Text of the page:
Video In Capturing Nature's Majesty, Film Makes Case for Its Survival

French filmmaker Luc Jacquet won worldwide acclaim for his 2005 Academy Award-winning documentary "March of the Penguins". Now Jacquet is back with a new film that takes movie-goers deep into the heart of a tropical rainforest - not only to celebrate its grandeur, but to make the case for its survival. VOA's Rosanne Skirble reports.
Video

Video Boston Marathon Bittersweet for Many Runners

Monday's running of the Boston Marathon was bittersweet for many of the 36,000 participants as they finished the run that was interrupted by a double bombing last year. Many gathered along the route paid respect to the four people killed as a result of two bombings near the finish line. VOA's Carolyn Presutti returned to Boston this year to follow two runners, forever changed because of the crimes.
Video

Video International Students Learn Film Production in World's Movie Capital

Hollywood - which is part of Los Angeles - is the movie capital of the world, and many aspiring filmmakers go there in hopes of breaking into the movie business. Mike O'Sullivan reports that regional universities are also a magnet for students who hope to become producers or directors.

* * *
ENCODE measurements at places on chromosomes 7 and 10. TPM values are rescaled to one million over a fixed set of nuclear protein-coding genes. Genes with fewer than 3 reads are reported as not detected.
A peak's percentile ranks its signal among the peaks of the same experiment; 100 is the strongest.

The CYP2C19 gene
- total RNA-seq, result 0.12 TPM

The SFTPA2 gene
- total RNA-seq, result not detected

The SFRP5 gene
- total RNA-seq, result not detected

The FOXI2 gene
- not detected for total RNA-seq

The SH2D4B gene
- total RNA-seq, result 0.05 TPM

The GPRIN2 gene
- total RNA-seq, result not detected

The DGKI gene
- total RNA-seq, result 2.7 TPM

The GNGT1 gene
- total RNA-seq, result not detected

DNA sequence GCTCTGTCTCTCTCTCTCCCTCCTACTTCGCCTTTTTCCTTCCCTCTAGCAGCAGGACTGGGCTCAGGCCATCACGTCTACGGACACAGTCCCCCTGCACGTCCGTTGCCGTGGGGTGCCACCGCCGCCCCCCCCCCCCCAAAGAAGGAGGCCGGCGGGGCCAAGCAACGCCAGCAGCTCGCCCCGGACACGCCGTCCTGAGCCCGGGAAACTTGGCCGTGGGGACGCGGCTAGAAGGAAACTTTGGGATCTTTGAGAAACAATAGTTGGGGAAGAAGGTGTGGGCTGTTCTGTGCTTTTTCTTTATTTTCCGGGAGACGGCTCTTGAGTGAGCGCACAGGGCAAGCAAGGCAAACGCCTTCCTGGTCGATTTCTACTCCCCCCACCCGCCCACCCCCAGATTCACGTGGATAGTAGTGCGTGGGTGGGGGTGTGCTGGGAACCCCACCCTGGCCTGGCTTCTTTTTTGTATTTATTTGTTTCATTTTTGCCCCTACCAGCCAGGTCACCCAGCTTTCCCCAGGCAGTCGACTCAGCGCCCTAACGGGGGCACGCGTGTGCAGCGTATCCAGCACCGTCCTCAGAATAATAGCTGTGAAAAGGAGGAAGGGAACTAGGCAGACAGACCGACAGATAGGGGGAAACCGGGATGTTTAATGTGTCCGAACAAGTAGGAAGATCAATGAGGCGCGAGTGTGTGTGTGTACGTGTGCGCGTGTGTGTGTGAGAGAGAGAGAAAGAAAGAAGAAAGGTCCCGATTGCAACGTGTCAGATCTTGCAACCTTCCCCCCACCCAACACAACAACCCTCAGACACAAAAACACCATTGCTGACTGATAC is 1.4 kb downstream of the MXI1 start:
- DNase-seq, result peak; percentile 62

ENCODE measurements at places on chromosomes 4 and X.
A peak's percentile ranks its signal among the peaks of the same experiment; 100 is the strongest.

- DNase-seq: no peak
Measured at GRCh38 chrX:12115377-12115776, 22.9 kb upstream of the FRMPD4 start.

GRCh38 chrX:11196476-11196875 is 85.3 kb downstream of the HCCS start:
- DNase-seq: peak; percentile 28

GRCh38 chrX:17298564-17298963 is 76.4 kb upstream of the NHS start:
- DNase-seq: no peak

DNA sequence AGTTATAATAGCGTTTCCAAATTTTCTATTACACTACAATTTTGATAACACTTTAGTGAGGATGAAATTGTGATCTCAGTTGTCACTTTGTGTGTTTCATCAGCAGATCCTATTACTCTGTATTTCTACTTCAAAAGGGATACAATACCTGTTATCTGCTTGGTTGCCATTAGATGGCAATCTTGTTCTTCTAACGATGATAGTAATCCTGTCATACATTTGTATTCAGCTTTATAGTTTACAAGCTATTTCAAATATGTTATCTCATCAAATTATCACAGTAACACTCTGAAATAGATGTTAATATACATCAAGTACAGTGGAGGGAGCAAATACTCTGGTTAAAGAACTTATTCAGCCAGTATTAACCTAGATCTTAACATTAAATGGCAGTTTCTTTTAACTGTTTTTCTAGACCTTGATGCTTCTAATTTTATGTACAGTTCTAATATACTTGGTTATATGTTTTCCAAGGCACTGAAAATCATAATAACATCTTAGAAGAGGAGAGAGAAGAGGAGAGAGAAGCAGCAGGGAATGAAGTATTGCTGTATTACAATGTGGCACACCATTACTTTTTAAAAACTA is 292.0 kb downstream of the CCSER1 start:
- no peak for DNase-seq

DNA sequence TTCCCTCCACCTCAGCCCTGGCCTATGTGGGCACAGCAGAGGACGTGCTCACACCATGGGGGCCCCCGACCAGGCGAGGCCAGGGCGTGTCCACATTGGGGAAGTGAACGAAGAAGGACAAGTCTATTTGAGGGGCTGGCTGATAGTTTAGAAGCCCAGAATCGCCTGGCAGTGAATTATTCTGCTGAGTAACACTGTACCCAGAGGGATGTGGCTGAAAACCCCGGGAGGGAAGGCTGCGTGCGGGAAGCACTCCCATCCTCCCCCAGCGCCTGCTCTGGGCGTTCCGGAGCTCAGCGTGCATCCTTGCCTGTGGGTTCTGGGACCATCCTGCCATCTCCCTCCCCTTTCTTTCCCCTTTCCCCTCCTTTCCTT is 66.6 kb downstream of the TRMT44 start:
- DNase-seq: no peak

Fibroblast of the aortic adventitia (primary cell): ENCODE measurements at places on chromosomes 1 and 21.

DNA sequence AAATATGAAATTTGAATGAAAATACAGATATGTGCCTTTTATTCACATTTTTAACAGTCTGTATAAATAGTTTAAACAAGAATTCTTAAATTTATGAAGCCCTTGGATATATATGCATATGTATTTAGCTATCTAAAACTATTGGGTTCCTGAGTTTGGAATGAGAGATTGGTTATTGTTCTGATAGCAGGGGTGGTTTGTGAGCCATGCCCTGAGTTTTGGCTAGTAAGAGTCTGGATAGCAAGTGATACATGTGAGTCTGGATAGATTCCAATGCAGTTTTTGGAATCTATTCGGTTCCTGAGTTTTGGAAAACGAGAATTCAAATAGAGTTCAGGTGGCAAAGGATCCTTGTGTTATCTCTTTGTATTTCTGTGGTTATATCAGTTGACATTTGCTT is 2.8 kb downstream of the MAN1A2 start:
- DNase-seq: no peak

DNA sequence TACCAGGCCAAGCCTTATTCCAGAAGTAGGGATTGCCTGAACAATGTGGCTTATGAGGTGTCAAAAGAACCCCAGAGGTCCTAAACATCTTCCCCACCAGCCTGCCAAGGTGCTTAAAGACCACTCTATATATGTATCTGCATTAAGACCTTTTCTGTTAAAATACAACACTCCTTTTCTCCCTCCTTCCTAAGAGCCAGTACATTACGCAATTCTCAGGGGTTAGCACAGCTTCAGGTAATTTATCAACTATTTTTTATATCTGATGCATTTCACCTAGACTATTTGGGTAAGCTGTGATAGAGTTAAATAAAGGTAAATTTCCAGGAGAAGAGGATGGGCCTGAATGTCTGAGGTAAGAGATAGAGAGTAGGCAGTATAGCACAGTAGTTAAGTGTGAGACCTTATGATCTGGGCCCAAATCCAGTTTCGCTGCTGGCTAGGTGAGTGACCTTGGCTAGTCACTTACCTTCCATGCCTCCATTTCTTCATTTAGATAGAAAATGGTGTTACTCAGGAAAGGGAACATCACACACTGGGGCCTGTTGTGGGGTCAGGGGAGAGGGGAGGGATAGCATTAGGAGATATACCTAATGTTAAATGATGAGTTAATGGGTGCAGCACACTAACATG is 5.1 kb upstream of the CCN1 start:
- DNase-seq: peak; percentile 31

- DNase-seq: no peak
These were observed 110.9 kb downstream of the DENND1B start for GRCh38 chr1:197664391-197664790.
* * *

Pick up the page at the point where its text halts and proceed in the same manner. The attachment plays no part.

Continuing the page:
Video

Video Pacific Rim Trade Deal Proves Elusive

With the U.S.-led war in Iraq ended and American military involvement in Afghanistan winding down, President Barack Obama has sought to pivot the country's foreign policy focus towards Asia. One aspect of that pivot is the negotiation of a free-trade agreement among 12 Pacific Rim nations. But as Obama leaves this week on a trip to four Asian countries he has found it very difficult to complete the trade pact. VOA's Ken Bredemeier has more from Washington.
Video

Video Autistic Adults Face Housing, Job Challenges

Many parents of children with disabilities fear for the future of their adult child. It can be difficult to find services to help adults with disabilities - physical, mental or emotional - find work or live on their own. The mother of an autistic boy set up a foundation to advocate for the estimated 1.2 million American adults with autism, a developmental disorder that causes communication difficulties and often social difficulties. VOA's Faiza Elmasry reports.
AppleAndroid